For one successful attorney and executive, mentoring is a way to pay back those who helped her. She's also paying it forward.
Melanie Griffin's favorite piece of advice is “plan to succeed, not to fail.”
It's something she's had to work on herself.
Women constantly question themselves, she says, thinking of the what ifs. “What if I don't get the job? What if I don't get in?” Griffin says. “While I think failure is necessary to learn and grow, women are successful more often than not.”
To empower women and build confidence for young professionals, Griffin, a commercial litigator and shareholder at Dean Mead, founded Spread Your Sunshine. The organization is focused on mentoring support for women ages 22-35, including graduate students and young professionals, but Griffin says it is open to anyone.
Confidence in the workplace is a widespread issue for women, she says. Women account for half of law school graduates, for example, says Griffin, but make up only 19% of management or equity roles at firms seven years later.
Griffin, 37, is currently mentoring somewhere between two- and four-dozen women through personalized sessions, and her advice reaches thousands more online. It really started as a kind of “social media experiment,” Griffin says, when she started to post on LinkedIn, Facebook, Twitter and Instagram. People quickly began to reach out to her for advice, or sharing stories of how she inspired confidence, Griffin says.
Confidence was something Griffin lacked when she was younger — especially in a man's business world, she says. Griffin was raised primarily by her mom, who served as her first mentor. She didn't have a male figure in her upbringing.
Griffin now cites listening to mentors as one of the reasons she's been successful. Her husband, Mike Griffin, senior managing director for Savills Studley Occupier Services and chairman of the Tampa Chamber of Commerce, frequently serves as her mentor. If she's cautious about inviting a contact to dinner, thinking it might be too forward, he reminds her she shouldn't hold back, and she's probably putting too much thought into it, she says.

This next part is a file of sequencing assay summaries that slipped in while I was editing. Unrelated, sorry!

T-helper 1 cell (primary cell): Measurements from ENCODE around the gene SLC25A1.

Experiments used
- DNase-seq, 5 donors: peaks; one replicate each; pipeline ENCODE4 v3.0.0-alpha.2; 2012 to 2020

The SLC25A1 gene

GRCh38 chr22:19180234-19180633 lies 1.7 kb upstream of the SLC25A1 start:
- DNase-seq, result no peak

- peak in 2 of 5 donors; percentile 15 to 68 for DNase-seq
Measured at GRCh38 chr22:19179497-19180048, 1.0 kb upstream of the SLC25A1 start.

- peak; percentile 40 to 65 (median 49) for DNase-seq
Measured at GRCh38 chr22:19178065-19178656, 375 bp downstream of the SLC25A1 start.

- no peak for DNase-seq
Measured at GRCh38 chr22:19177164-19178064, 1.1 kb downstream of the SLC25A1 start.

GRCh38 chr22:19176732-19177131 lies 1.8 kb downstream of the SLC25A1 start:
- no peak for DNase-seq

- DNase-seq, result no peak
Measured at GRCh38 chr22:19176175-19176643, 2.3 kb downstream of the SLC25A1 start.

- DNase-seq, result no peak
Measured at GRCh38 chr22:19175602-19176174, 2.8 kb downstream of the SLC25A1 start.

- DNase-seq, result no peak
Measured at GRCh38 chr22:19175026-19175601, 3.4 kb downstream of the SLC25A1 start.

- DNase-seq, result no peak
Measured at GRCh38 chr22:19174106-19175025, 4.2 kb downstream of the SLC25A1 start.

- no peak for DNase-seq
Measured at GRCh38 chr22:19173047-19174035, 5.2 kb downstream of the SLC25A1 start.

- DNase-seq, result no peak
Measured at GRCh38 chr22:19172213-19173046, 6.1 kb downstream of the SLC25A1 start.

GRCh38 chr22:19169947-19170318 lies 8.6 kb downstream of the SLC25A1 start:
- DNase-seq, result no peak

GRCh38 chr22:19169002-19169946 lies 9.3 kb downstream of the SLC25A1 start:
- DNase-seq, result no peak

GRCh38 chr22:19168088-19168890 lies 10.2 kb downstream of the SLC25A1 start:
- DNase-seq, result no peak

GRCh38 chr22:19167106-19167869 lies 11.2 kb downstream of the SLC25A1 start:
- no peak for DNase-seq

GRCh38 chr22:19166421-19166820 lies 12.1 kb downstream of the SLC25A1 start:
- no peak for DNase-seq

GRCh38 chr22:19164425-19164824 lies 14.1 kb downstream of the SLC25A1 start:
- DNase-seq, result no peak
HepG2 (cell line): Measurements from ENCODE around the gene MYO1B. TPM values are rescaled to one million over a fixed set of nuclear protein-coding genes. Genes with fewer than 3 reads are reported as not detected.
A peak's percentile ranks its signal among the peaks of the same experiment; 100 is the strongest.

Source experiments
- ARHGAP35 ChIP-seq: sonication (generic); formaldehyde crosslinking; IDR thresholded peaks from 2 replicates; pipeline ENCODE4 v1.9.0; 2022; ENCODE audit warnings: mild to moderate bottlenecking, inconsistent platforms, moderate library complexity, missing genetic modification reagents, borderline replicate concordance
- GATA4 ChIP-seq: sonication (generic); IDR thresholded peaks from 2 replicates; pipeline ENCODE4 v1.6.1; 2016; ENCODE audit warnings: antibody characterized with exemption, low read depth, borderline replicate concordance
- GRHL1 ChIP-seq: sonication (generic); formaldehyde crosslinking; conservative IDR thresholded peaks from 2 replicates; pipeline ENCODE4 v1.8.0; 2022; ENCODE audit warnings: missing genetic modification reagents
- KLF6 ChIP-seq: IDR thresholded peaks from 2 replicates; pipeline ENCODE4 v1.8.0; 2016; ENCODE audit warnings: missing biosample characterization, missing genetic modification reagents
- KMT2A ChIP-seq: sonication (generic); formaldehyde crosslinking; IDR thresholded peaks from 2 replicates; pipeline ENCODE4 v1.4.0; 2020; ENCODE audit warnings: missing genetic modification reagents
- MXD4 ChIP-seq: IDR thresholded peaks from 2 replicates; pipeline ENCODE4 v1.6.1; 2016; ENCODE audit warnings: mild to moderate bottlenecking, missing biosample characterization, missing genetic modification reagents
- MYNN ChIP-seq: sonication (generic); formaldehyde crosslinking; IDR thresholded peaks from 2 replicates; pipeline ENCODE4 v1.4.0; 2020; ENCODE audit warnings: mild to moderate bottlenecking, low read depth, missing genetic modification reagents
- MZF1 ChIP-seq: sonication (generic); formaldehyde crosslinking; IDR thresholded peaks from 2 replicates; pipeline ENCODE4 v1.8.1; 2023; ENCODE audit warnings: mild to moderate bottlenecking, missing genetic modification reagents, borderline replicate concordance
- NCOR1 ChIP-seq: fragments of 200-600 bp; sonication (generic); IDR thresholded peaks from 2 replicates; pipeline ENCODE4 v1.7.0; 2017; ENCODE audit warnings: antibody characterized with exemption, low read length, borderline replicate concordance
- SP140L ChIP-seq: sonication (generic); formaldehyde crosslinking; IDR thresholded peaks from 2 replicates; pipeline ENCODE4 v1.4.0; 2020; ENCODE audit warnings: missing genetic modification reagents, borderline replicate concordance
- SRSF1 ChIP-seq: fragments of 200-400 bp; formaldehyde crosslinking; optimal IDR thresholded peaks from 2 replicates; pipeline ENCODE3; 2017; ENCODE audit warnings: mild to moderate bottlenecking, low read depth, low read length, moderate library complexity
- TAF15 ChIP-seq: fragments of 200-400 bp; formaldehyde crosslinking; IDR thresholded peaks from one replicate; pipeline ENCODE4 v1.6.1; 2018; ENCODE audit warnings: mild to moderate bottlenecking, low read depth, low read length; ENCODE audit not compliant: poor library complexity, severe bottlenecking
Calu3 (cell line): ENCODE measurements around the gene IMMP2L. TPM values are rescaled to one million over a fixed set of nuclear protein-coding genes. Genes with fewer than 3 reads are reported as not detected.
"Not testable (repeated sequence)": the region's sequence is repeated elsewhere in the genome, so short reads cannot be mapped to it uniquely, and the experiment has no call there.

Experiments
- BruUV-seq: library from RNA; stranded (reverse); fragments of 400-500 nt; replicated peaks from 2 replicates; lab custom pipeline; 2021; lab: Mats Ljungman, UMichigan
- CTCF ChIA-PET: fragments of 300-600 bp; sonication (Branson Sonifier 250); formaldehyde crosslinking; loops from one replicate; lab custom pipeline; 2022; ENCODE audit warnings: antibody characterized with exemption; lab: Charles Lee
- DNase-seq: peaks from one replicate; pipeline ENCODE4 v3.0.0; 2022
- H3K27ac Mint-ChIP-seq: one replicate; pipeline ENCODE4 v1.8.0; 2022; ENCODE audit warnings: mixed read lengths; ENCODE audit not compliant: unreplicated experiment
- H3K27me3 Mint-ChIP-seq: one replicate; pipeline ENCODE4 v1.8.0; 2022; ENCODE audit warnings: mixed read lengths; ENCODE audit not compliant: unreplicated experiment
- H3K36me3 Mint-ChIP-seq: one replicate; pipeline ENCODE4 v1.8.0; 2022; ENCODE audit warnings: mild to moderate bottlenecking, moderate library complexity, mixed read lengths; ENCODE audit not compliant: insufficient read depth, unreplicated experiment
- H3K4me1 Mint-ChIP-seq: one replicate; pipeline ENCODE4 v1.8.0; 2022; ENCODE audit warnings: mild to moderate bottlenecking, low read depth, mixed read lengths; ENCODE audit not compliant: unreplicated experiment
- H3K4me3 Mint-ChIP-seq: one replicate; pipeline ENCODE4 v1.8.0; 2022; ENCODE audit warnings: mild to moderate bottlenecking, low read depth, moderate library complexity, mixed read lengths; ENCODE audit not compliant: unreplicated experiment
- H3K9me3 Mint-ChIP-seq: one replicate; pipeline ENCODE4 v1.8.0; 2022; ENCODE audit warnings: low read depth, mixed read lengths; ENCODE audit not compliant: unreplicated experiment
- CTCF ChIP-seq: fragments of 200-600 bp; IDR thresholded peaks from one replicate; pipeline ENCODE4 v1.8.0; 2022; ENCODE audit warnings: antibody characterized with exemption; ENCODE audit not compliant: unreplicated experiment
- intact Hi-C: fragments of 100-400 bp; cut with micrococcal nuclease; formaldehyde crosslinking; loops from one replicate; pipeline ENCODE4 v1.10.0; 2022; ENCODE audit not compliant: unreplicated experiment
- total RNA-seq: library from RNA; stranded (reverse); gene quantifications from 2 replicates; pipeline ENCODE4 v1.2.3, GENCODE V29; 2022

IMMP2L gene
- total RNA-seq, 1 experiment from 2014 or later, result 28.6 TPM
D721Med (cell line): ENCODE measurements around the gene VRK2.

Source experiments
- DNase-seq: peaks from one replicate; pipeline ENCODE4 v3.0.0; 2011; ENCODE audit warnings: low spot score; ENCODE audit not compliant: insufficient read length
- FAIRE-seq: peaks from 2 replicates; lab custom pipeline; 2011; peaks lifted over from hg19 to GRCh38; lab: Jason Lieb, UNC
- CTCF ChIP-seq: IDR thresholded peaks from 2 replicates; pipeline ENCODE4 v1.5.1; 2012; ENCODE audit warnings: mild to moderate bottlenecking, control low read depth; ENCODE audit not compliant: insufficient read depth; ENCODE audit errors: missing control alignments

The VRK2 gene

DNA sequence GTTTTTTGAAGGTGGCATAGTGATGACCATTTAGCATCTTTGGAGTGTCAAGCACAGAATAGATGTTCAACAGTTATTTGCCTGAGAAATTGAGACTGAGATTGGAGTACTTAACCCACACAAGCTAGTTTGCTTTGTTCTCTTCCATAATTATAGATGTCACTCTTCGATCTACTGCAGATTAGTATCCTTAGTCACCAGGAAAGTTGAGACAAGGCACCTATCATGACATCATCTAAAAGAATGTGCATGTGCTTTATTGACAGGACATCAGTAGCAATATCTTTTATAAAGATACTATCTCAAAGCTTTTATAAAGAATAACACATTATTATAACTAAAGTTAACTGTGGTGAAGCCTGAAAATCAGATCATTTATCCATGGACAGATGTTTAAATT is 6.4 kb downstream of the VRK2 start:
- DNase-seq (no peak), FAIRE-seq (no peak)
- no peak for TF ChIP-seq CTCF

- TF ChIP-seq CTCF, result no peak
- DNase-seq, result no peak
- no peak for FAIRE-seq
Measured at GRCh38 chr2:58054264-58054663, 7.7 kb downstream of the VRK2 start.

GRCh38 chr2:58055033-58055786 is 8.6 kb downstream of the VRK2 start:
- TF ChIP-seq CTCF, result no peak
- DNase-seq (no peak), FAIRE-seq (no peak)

Renee Thompson, former president of the Florida Bar Young Lawyers Association, also served as a mentor for Griffin, teaching her about positive leadership and how to motivate people. Thompson gave Griffin confidence to address the board. Thompson also helped her work on her weaknesses, Griffin says, including interpreting contextual clues, even though she's a literal person.
Mentoring must have had its impact: Griffin not only worked her way up to managing partner at Dean Mead, but also founded the firm's Tampa office from scratch. Most of the firm's expansions have been through acquisitions that provide some kind of foundation, but in Tampa, Griffin says she “started with nothing.”
Griffin has been volunteering in some form since at least high school. Now she aims to provide mentoring support to more people by posting materials online and by encouraging other executives to join Spread Your Sunshine. Griffin wants to build out her website with a blog, recorded speeches and trainings, such as confidence training so people could access the materials even if they can't reach her on the phone.
While different industries have unique challenges, Griffin says other executives can find mentees simply by looking around. Says Griffin: “I guarantee there is a wallflower who is dying for someone to come save them and introduce them around the room.”
Executive: Melanie Griffin, Shareholder, Dean Mead Law Firm, Tampa
Organization: Spread Your Sunshine
Mission: Tampa-based nonprofit provides mentoring to young female professionals — from how to prepare for an interview to how to write applications for grad school to balancing career and family.
Giveback: Griffin launched Spread Your Sunshine in spring 2017. At any given time, Griffin mentors two to several dozen women, she says, dedicating up to 20 hours a week to the cause. Her next goal: get more online exposure.